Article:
Longtime female prep reporter looks back on 40 years with Title IX
I stood outside the Snohomish High School locker room and waited.
The Panthers had just lost to Kentwood in the state football playoffs and coach Dick Armstrong was inside answering questions from reporters.
Male reporters, that is.
I was the lone female reporter covering the game and had asked a couple of the guys if they could bring Armstrong outside for the interview.
Sure, they said.
So, inside the locker room I went, where the legendary Armstrong was surrounded by several reporters. I started taking notes and prepared to ask my questions.
Armstrong caught a glimpse of me, stopped in midsentence and said, “Young lady, do you realize you are in the boys locker room?”
Indeed I did. I explained I was covering the game for the Valley Daily News in Kent and, because he had allowed the other reporters in the locker room for interviews, I needed to be in there, too.
He was clearly flabbergasted and he quickly led us all to another area, where showering boys were well out of sight.
It was 1982. Title IX – the landmark legislation that precludes sexual discrimination – was 10 years old, but we still had a long way to go, baby.
Thirty years later, Title IX is turning 40, and in many ways we’ve made some big strides, especially when it comes to females covering male sports.
Back then, I was a bit of a rookie. It was my first full year with the Valley newspapers and I had the primary prep boys beats – football, boys basketball and baseball. I don’t recall postgame interviews being a problem again.
As I established myself, coaches came outside on their own to take our questions, or one of the male reporters would go bring him out for all of us to talk to collectively. The same with athletes.
And, of course, I returned the favor for the guys when I happened to cover a girls event with a woman coach.
In those days, there were few female sports reporters, although I was hardly a pioneer.
Today there are many of us across the state, especially those of us covering high-school sports. With early deadlines, all prep reporters – male or female – generally try to interview players and coaches immediately following their contests, whenever possible.
I’d say gender is no longer a factor.
That certainly wasn’t true when I started looking for a job as a sports reporter upon graduating from Washington State University in 1975. I couldn’t find anyone who would hire me. I know of at least two positions I would have been offered had I not been a woman – from “off-the-record” feedback I received from references.
I wound up taking the long road, starting as a general-assignment reporter at a weekly newspaper in Madras, Ore. Oh, I covered sports, but also school-board and city-council meetings and everything in-between.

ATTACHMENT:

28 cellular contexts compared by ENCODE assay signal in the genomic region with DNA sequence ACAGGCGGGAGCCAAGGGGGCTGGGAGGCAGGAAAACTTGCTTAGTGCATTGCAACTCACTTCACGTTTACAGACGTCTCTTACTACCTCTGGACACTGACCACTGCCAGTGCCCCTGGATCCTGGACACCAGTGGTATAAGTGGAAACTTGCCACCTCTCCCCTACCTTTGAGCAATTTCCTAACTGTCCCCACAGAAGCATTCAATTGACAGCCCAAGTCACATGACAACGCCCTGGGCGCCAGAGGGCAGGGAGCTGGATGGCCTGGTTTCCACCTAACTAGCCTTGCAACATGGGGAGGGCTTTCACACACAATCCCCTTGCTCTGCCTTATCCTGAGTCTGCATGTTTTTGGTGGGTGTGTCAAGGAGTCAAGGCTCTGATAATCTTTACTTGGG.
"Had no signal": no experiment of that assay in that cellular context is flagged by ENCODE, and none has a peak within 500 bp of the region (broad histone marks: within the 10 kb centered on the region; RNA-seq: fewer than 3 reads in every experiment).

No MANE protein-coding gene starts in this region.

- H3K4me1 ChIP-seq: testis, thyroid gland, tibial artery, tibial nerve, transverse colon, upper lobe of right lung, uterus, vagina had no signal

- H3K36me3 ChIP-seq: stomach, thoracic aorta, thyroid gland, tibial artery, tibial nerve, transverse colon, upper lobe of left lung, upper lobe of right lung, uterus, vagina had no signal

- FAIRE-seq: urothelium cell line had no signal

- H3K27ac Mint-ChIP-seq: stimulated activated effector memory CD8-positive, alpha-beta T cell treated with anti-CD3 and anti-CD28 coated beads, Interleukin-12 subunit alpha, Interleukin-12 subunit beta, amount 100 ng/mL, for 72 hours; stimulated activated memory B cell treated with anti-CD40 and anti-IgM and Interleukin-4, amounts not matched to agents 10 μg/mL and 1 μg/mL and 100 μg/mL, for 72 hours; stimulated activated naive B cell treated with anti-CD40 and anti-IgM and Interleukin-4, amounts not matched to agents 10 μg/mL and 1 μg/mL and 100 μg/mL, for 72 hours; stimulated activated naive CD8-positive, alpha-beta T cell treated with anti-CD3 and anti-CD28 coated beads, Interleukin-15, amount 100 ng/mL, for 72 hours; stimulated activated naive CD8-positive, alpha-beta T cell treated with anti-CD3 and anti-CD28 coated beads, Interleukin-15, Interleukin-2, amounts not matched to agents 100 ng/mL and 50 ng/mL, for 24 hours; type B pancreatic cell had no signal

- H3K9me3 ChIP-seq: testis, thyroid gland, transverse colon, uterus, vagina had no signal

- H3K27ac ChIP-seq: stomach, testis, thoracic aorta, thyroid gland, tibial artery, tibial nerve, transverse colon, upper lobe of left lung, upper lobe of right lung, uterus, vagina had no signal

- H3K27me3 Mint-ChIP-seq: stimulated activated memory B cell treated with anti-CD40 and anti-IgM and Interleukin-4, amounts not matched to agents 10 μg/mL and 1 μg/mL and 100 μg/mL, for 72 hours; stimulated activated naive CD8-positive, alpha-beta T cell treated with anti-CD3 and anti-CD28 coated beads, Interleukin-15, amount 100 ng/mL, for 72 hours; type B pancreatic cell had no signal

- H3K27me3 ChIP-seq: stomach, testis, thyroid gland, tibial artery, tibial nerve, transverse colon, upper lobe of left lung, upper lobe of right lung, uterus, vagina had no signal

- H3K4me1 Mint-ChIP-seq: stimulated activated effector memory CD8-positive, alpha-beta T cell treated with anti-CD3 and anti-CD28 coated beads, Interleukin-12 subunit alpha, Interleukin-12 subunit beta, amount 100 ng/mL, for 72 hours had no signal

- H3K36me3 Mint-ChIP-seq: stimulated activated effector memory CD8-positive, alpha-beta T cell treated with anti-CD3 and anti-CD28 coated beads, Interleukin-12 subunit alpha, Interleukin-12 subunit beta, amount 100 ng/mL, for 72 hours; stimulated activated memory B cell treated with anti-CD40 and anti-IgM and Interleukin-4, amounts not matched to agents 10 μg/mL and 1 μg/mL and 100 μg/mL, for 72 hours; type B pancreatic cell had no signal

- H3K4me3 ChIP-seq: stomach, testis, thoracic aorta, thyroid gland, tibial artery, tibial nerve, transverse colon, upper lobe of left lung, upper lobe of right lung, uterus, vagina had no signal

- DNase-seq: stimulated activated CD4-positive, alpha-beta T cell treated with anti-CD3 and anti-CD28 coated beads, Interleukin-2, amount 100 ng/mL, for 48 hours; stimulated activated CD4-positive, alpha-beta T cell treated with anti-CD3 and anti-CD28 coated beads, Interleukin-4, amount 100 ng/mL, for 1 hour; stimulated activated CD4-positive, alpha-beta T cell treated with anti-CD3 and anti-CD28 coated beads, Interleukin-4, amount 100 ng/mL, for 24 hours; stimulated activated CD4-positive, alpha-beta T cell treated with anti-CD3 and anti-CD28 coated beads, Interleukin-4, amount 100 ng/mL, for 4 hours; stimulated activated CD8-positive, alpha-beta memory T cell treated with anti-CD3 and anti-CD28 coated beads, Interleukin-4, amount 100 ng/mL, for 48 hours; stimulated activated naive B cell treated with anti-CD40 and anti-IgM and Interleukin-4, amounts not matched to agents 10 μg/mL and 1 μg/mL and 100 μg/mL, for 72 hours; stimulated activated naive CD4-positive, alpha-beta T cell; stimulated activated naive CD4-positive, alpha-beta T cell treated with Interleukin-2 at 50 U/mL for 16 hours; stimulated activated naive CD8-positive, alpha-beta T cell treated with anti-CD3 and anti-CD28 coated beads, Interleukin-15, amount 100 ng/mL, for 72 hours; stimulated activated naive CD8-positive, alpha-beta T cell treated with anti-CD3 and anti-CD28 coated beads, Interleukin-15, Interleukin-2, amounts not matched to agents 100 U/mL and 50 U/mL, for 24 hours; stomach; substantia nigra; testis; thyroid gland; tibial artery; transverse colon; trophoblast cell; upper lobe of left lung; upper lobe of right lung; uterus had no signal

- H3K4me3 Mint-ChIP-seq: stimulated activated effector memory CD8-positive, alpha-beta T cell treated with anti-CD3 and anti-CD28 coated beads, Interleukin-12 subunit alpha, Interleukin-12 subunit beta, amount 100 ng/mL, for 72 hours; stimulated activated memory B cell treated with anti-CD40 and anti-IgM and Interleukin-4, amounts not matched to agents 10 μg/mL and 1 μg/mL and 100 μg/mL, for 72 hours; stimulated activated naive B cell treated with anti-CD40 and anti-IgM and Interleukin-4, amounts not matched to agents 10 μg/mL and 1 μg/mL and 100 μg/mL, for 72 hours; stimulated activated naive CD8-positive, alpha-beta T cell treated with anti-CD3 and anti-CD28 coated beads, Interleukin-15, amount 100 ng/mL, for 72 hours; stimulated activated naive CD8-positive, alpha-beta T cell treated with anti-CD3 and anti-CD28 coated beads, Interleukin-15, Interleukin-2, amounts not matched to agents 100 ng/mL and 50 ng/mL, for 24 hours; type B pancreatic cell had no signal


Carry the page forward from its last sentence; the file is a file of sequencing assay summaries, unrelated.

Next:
That only strengthened my commitment to becoming a full-time sports reporter. Covering football games was far more fun than reading financial reports. Ultimately, I achieved my goal and now am approaching my 25-year anniversary with The Seattle Times.
Some things haven't changed. Preps are still my passion.
If you’ve done the math, you’ve figured out I was pre-Title IX during my high-school days at Eisenhower of Yakima, where I graduated in 1971. I consider myself one of the lucky ones because we actually had girls sports at a time when many other high schools around the state did not.
I played volleyball and basketball and was the manager for the track team (there was no softball program, or I would have opted for that). What we played back then was a far cry from the level of volleyball and basketball I get to cover these days.
I marveled at the net play of Eastside Catholic’s Kameron McLain and Seattle Prep’s Olivia Magill this past volleyball season. And every time I see Mount Rainier sophomore Brittany McPhee on the basketball court, I can’t help but think how far the sport has come from the days when there were six to a side, and only two from each team could cross midcourt.
But at least we had something to play back then.
It’s easy for girls today to take sports for granted. Many did even 10 or 15 years ago. Sue Bird from the Storm admitted she was guilty of it, when I wrote a story on the 30-year anniversary of Title IX back in 2002.
“I’m definitely one of the beneficiaries of Title IX, no doubt,” Bird said back then. “I never had a problem where I wanted to play something and it wasn’t available to me.”
Read the story here.
Even I tend to forget what things were like back when I was left standing by myself out in the cold outside of a boys locker room.
We should all take time to celebrate what Title IX means.
Sandy Ringer has been a high-school sports reporter for The Seattle Times since 1987. She has won many state, regional and national writing awards, and is a member of several halls of fame for state high-school coaches.
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